Within the past decade, the use of self-defense as defined under Stand Your Ground laws has been the subject of political and legal scrutiny. According to the American Bar Association (2015), twenty-three states have passed Stand Your Ground laws that eliminate the duty to retreat prior to using force in any place that an individual has the right to be. In addition, ten states allow individuals to use or threaten to use force in public or private spaces where they have a right to be under case law (not formal statute) but maintain stricter requirements for how self-defense must be proven in criminal proceedings. Several high-profile cases have served as catalysts for human rights organizations, civil rights activists, and politicians to question the necessity of Stand Your Ground laws, and these cases have also introduced the possibility that individuals who have traditionally been disenfranchised within the criminal justice system based upon race, class, and gender continue to be limitedly protected under this more "expansive" legislation. Where the limitations of these laws are becoming increasingly evident is with cases of intimate partner violence. However, there has not been any empirical investigation regarding how Stand Your Ground laws apply to intimate partner violence, and this is the case despite critical evaluations demonstrating self-defense law to be primarily androcentric in language and intent. This bias has been codified into Stand Your Ground laws, where intimate partner violence victims are required under Castle Law to have a protection order issued by the court to prove reasonable fear against their partner who may have a moral or legal right to the same property where the violence occurs. The current study was designed to address this limitation in the research, and to provide the first known evidence of how statutory Stand Your Ground laws are being applied to cases of self-defense that involve intimate partners. Information was gathered through three key analyses: (1) a content analysis of Stand Your Ground statutes; (2) a content analysis of criminal and appellate court cases; (3) a content analysis of newspaper coverage of these criminal and appellate cases. The results of these analyses demonstrate that there are more legal restrictions than protections for intimate partner violence victims; that there are gender disparities in sentencing outcomes that do not favor women who are victims of intimate partner violence; and that the media tends to use victim blame tactics that have clear implications based upon the gender and race of intimate partner violence victims. The results of this study offer much needed evidence of fundamental problems with contemporary Stand Your Ground laws that continue to condemn intimate partner violence victims, and are also used to make recommendations for how Stand Your Ground laws can be modified to offer unbiased legal protection to victims of intimate partner violence who experience a long-term cycle of abuse.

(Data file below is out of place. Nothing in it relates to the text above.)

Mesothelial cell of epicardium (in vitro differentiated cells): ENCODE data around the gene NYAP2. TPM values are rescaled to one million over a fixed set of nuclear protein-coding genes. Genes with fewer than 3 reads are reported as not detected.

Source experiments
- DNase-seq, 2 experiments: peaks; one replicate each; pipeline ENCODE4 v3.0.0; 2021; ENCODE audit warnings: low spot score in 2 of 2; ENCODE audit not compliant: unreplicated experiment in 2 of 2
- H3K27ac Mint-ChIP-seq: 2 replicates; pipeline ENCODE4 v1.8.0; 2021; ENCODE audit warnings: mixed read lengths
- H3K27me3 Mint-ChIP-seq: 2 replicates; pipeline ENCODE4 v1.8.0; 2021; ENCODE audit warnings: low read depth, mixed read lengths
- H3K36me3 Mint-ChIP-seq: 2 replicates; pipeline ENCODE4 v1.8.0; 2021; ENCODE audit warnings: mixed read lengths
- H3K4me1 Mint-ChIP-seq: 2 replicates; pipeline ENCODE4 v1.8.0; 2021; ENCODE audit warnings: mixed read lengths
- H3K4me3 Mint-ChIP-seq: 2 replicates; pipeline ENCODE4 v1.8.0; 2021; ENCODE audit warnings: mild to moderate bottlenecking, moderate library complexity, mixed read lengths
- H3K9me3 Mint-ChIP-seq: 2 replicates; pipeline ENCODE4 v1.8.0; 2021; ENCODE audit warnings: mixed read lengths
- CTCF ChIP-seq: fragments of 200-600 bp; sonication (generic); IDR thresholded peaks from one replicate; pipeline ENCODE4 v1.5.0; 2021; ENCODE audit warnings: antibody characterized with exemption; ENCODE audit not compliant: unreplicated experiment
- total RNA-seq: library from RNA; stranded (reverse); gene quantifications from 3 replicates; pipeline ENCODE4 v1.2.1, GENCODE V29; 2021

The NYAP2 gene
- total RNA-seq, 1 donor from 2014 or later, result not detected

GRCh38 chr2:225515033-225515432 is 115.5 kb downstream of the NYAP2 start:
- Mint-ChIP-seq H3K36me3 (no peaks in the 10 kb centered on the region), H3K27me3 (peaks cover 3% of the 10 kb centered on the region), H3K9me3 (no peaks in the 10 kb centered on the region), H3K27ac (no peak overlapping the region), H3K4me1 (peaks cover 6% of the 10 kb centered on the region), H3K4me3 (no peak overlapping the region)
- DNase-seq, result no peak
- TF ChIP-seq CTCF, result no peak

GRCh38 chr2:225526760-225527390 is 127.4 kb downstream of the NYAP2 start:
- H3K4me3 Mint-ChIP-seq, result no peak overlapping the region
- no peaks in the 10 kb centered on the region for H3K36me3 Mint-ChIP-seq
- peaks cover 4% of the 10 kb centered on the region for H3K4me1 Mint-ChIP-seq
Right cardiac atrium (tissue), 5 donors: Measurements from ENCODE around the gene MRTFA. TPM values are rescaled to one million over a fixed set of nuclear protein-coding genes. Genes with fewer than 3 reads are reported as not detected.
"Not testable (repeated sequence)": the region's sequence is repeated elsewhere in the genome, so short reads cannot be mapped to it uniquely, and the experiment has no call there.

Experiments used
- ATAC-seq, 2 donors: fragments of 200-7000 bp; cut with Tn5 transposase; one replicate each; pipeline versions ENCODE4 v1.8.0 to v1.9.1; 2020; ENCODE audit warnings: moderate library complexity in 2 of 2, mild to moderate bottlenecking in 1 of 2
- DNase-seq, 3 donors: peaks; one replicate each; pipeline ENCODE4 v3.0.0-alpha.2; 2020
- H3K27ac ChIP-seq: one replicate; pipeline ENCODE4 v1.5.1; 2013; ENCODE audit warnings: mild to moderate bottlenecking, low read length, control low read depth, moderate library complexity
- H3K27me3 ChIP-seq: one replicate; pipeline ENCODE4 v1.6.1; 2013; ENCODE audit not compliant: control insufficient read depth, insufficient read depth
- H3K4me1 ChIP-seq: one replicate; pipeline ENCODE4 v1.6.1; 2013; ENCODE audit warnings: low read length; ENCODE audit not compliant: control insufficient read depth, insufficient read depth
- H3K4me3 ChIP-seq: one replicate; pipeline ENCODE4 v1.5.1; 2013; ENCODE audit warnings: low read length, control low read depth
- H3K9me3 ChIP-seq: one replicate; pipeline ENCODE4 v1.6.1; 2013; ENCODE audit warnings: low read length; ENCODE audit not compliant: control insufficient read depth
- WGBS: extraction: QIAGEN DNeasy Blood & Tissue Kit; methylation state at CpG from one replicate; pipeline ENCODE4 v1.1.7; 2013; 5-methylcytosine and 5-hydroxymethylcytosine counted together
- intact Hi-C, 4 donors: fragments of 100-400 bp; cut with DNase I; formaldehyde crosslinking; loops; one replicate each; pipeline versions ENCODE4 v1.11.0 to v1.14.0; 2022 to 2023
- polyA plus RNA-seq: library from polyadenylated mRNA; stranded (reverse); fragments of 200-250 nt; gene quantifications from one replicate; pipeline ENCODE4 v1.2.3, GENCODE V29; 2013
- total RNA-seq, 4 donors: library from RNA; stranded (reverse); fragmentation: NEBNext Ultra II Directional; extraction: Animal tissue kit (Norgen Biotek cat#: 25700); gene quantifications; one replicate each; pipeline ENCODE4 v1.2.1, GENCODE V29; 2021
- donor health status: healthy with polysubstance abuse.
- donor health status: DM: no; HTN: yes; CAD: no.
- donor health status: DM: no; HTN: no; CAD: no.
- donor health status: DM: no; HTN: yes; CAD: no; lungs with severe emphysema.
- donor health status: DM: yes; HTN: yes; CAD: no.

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Graduation Date





Jasinski, Jana


Doctor of Philosophy (Ph.D.)


College of Sciences



Degree Program










Release Date

May 2016

Length of Campus-only Access


Access Status

Doctoral Dissertation (Open Access)

Included in

Sociology Commons